What’s a spiritual protest song?
C: I just don't see myself writing topical political songs. I can't imagine being good very at it. So in dealing with broader concepts, feelings and intuitions, the songs can be applied to specific situations after the fact—each song can fit more than one specific political situation.
Do you see yourselves as rhythm and blues players?
C: Yes and no. No, because I’m obviously not an R&B player in the conventional sense. Yes, because I think my playing follows stylistically the country blues, jazz, R&B, early rock ‘n’ roll continuum...and sort of takes off from there. In Charalambides my playing tends to fall in the rhythm guitar spectrum with a lot of improvisation taking place in the timing, spacing, placing, and 'creating' of chords/textures. I don't do a whole lot of line playing but when I do, it's fractured and doesn't have that sustain and flow that was pretty much discovered with the different technology developed after the late 60s. It seemed that player’s minds (and fingers and coordination) changed after that. Sometimes I get frustrated that I haven't caught up with all of the technology and ideas, but then again limitations, whether inside or outside, can be kind of inspiring as well.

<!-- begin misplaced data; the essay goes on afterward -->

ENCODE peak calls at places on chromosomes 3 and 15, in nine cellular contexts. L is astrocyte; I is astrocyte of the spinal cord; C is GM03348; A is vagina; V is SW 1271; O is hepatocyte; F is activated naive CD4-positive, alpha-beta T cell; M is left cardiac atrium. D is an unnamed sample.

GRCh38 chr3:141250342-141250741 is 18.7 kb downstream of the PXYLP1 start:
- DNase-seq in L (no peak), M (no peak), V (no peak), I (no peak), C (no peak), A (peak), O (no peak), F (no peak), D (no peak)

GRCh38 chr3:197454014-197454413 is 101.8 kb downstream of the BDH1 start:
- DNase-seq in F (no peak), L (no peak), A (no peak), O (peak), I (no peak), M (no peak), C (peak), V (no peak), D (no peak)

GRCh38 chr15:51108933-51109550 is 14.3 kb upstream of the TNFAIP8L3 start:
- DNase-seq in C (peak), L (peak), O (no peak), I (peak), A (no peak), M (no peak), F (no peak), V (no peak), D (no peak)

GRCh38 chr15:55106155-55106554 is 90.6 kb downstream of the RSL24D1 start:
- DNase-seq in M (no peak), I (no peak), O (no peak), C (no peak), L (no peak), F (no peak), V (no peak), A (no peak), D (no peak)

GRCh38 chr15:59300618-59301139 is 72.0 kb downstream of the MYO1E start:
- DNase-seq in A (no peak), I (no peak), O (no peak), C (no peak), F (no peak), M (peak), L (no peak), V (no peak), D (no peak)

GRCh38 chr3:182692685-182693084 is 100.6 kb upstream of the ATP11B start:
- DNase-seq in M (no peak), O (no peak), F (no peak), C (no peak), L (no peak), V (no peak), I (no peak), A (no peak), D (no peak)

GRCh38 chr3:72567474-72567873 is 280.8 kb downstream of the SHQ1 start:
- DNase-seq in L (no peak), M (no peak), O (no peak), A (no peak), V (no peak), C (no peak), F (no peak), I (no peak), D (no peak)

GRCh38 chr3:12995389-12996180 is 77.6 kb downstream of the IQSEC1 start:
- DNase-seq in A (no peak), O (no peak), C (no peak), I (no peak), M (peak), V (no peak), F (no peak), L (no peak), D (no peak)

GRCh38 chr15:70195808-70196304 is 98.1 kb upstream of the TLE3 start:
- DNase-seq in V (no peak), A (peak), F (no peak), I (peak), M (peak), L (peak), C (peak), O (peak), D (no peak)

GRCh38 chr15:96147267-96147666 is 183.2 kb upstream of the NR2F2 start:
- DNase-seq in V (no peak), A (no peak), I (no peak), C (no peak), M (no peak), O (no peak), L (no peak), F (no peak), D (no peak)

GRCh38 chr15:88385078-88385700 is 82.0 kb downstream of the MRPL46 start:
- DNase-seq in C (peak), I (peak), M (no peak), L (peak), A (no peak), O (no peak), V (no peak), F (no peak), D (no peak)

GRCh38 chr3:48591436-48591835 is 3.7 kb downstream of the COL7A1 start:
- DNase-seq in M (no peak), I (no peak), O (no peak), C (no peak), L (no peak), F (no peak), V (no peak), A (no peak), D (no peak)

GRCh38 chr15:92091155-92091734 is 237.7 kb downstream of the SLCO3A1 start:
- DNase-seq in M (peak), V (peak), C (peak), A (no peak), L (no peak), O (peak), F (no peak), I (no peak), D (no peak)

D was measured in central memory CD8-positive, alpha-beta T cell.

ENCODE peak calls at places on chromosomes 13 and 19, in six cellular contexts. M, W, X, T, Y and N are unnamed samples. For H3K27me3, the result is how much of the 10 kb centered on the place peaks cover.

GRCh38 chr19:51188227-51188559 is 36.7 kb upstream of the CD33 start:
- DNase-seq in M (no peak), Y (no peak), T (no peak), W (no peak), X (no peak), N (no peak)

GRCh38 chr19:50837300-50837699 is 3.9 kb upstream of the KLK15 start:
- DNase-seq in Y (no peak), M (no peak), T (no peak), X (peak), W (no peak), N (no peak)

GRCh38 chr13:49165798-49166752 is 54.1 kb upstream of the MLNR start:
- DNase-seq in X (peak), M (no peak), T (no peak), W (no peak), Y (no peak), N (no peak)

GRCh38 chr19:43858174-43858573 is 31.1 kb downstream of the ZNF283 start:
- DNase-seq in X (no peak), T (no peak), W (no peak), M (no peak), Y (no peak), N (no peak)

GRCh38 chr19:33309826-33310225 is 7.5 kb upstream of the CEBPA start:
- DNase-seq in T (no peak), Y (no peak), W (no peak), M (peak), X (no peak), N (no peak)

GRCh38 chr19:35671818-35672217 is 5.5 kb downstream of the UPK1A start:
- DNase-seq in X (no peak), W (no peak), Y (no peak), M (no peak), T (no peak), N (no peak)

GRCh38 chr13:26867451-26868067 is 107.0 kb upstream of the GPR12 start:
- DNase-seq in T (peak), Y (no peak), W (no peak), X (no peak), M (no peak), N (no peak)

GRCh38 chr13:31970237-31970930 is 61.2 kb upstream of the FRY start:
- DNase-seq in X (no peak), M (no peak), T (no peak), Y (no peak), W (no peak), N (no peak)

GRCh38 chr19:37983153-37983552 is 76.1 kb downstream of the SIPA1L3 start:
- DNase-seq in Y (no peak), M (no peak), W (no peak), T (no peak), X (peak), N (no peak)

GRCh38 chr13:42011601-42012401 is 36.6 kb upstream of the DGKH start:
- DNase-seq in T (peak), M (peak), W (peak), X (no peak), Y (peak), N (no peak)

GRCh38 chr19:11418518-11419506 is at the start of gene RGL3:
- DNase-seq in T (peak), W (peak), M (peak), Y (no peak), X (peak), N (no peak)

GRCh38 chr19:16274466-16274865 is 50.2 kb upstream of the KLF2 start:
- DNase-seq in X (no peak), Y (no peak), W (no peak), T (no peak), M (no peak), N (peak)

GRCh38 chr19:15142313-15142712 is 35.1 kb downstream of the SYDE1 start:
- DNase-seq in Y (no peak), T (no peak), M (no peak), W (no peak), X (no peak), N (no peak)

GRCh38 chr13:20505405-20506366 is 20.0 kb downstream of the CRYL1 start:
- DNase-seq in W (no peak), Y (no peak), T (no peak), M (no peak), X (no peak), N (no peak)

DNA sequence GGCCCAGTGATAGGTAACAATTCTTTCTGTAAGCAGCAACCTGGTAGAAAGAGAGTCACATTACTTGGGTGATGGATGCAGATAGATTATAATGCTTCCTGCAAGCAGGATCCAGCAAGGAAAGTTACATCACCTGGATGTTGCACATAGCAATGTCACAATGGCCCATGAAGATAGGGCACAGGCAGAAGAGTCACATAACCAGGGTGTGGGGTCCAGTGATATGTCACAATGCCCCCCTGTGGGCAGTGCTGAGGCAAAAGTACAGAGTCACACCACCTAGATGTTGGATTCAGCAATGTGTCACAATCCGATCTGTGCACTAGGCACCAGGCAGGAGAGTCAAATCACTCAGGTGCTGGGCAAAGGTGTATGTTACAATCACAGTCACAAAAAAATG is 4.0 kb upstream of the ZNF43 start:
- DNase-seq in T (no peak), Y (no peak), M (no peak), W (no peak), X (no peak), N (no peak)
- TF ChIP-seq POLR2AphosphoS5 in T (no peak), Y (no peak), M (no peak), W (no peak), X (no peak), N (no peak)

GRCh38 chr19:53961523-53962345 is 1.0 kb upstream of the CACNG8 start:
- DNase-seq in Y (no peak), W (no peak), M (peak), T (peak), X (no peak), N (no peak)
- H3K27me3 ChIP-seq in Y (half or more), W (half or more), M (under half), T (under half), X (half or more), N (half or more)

T: I don't really have enough rhythm. If it came down to it I suppose I would settle for being an acid rock guitar player.
C: I’m certainly limited in my ability to conceive of exactly what someone (often Tom!) is doing when they're soloing with that beautiful tumbling, reaching, never ending arc. Physically my hands are just not dexterous enough, or haven't been so far.
What continues to draw you to these sounds?
T: The lonesome sound of it, the yearning, the majesty of a handful of notes and intervals combining and recombining in infinite ways; the simple universality of it.
C: My brain very much thinks in an endless variation on the same theme until it busts out onto a different tangent pattern. The blues and country are explicit in reinforcing that sort of evolutionary pattern, I think I'm drawn to any music that does that. I'm not into it because of romanticizing 'authenticity,' roughness, a certain time period, look, history or whatever. It's not the ‘playing’ that’s the interesting thing in those particular forms; it's the root or heart of it expressed in countless forms that gets me. I'm interested in breathing, living in the here and now and music that does the same.
Is there an obvious history of improvisational work within earlier genres of guitar music?